FluBot is a new Android malware first discovered in December 2020. During the first few months, FluBot has been active in Spain, Hungary and Poland. Since then, the development of the malware advanced quickly and the malware has set foot in almost all European countries.
On the 18th of June 2021 FluBot version 4.6 was spotted which added a configuration for Switzerland. As of today it is actively being spamertized through SMS.
FluBot is known by different names. The name “FluBot” is best known because this was the name given in the first public technical writing. Below the reference to the most well known aliases:
January 2021, ThreatFabric was the first to give it the name “Cabassous” in a Twitter post
March 2021, ProDaft published a detailed technical report and gave it the name “FluBot”
April 2021, IBM Trusteer took a deeper look at the different FluBot versions and gave it the name “FakeChat“
FluBot is distributed using smishing (a combination from the words SMS and phishing). The victim receives an SMS with a link to an URL which distributes the APK. The installation is straight forward using sideloading.
Rogue mobile apps are counterfeit apps designed to mimic trusted brands or apps with non-advertised malicious features. In both cases, the goal is that unaware users install the app in order to steal sensitive information such as credit card data or login credentials.
The common way to install apps is to use the official app store. By default, neither Android nor Apple’s iPhone allow users to install apps from unknown sources. However, this does not mean we can just trust the official app store. SWITCH-CERT has been monitoring Apple’s App Store and Google Play for some time and noticed that many rogue apps are able to sneak into Google Play especially.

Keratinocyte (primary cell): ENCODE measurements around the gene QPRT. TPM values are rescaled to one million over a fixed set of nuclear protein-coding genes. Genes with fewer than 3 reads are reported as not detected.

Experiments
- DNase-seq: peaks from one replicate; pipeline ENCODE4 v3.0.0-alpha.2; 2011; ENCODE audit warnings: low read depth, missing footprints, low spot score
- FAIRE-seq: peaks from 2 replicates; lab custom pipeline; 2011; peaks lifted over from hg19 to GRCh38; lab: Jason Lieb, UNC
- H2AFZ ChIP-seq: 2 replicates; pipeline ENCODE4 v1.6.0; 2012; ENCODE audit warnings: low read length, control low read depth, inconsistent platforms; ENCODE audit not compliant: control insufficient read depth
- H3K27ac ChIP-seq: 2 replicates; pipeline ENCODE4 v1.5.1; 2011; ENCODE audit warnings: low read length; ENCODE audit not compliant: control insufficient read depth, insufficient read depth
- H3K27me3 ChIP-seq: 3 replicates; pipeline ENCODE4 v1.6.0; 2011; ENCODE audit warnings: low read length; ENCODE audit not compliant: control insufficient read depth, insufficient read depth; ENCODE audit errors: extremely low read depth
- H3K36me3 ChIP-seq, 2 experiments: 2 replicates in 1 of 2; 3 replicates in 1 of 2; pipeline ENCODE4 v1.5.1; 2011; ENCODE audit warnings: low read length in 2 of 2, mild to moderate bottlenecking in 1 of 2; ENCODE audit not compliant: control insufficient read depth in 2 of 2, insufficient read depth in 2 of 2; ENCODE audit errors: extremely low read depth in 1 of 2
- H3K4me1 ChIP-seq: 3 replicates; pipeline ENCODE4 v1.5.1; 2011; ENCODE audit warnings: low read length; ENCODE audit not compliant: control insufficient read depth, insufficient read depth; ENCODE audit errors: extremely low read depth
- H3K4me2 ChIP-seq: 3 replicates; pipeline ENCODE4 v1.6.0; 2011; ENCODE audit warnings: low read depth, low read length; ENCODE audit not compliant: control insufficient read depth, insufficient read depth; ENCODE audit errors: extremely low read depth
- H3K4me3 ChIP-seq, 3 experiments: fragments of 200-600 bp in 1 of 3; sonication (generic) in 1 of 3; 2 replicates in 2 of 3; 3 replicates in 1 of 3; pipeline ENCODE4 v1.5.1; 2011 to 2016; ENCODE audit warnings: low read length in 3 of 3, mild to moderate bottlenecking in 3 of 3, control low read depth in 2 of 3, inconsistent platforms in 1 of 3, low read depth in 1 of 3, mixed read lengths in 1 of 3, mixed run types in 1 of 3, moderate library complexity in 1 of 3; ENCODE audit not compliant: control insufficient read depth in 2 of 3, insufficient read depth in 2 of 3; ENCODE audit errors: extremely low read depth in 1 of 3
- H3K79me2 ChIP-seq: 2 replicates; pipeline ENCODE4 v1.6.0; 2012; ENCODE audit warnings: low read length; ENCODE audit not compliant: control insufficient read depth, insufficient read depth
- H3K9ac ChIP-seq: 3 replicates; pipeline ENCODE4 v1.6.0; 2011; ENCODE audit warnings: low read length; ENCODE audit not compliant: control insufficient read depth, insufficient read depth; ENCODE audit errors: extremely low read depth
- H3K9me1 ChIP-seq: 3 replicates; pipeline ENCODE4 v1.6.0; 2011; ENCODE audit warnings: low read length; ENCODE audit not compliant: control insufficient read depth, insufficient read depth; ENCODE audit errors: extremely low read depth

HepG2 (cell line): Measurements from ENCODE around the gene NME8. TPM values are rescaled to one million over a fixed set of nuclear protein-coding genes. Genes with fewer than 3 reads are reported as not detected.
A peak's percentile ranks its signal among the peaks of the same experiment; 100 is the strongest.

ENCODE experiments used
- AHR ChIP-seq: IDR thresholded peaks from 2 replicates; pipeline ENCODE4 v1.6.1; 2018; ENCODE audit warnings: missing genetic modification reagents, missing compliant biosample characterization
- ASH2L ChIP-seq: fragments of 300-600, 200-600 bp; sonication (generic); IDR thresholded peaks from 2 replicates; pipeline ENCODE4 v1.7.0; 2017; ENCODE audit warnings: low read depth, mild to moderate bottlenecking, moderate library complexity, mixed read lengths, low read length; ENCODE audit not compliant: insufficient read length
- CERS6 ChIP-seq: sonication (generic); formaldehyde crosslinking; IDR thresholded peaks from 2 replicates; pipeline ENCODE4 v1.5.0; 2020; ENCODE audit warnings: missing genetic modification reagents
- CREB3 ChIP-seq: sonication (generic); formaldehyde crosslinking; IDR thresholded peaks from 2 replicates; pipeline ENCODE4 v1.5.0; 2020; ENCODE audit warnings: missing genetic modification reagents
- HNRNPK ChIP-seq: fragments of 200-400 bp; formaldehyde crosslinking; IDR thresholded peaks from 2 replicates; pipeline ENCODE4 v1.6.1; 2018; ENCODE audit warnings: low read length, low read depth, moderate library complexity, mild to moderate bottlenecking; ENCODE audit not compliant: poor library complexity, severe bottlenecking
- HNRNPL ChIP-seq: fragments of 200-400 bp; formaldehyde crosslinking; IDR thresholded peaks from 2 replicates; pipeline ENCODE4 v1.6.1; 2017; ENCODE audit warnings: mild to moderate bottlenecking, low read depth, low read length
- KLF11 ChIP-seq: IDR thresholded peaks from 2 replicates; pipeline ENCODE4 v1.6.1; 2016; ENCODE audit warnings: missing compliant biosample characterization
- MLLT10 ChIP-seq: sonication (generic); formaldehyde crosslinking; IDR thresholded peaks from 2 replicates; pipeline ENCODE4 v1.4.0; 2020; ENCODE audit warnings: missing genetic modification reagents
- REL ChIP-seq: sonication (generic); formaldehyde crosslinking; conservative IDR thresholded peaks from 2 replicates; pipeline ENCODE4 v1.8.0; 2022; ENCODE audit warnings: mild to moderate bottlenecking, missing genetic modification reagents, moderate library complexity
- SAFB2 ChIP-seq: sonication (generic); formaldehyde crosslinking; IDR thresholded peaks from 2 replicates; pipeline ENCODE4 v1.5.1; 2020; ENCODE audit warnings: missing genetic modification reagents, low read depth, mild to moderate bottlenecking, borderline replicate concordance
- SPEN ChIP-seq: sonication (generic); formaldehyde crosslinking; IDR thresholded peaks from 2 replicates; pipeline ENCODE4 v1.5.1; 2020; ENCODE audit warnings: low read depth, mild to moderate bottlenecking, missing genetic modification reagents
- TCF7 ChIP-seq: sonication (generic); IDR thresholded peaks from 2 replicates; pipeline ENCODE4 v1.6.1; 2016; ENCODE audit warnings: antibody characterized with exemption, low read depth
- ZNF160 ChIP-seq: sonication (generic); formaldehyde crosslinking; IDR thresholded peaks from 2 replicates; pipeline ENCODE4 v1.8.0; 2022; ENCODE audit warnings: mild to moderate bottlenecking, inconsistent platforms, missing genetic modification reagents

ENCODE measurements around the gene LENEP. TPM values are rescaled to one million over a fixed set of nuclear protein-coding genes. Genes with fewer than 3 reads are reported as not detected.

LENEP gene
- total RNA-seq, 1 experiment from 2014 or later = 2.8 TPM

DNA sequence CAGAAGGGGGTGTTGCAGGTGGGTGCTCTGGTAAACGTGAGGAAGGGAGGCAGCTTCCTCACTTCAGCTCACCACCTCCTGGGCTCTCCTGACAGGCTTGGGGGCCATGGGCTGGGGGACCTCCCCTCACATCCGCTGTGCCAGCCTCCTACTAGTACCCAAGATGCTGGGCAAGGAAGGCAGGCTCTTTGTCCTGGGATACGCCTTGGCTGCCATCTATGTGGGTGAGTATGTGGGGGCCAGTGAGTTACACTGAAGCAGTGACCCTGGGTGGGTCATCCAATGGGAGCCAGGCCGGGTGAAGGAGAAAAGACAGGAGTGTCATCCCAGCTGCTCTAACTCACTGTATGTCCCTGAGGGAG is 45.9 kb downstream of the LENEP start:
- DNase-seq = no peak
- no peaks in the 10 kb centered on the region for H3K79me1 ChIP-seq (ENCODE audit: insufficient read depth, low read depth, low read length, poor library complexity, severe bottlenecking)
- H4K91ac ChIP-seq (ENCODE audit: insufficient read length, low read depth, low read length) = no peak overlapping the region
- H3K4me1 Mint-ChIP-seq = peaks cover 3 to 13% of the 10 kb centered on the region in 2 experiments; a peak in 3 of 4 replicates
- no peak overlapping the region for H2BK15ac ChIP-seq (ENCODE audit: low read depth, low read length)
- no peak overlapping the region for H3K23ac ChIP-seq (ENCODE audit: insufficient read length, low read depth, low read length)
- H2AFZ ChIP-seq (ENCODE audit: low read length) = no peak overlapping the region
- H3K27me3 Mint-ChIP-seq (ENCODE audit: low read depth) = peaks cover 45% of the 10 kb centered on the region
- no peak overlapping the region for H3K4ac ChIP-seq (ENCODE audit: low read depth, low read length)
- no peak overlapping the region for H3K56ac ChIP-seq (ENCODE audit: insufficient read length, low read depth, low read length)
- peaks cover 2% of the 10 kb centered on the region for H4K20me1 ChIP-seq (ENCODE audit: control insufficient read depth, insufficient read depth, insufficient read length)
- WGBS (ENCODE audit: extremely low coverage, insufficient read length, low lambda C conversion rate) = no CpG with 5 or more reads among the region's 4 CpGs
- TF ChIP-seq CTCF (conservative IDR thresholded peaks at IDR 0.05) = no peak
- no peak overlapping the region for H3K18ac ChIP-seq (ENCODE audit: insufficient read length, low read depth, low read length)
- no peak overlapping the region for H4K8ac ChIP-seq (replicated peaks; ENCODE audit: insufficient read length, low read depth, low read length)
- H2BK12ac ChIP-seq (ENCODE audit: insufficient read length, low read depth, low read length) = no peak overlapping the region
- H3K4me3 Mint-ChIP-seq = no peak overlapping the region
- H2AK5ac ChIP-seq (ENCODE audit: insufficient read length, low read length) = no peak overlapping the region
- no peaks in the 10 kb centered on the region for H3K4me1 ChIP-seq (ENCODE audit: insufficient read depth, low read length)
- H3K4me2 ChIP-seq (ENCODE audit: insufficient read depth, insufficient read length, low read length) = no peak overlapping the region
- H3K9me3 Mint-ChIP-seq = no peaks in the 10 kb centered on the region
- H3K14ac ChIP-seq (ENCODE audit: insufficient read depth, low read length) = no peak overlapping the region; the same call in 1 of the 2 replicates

Attackers are abusing the weak app testing procedure of Google to sneak their rogue apps into Google Play. One can find counterfeit apps of Swiss brands on a regular basis. Typically, the apps reside on Google Play for some time until it is removed because of take down requests from security researchers. Until that happens, unaware users are likely to install such apps and put their data at risk.
The screenshot below shows apps found when searching for Bluewin. During the last months, Bluewin has been a common target for rogue counterfeit apps. The red circle indicates the rogue app.
Smartphones have become inseparable companions of our everyday life. They are so cheap nowadays, you can buy commodity devices running Android OS for less than a hundred Swiss francs. Smartphones aren’t mere wireless telephony devices. They are modern computer systems equipped with a variety of sensors: cameras, microphone, GPS receiver, gyroscopes and accelerometers, etc. They also feature multiple wireless communication interfaces such as multi-generation mobile networking, 2.4 and 5 GHz Wi-Fi, Bluetooth, NFC, etc, which make them a polyvalent communication platform with a quasi permanent Internet connection. Another way of looking at it: using all the components typical smartphones are equipped with, they can be fitted as perfect bugging devices.
On November 15th 2016, Kryptowire published a blog post revealing that „several models of Android mobile devices contained a firmware that collected sensitive personal data about their users and transmitted the data to third-party servers without disclosure or the users’ consent“. The sensitive data includes unique device and user identifiers, but also contact lists, call history, installed applications, and under circumstances text messages as well as fine grained location data. The said firmware originates from Adups, a Shanghai-based company specialized in mobile and IoT technologies. It is part of their FOTA product, a commercial replacement of Google’s Over-The-Air upgrade system, which is used to deploy firmware upgrades to the devices (hence the acronym: Firmware Over The Air). The FOTA component is pre-installed on various brands and models of Android devices manufactured in China. Being installed as a system APK, the software has unrestricted access to all data on the device and cannot be uninstalled.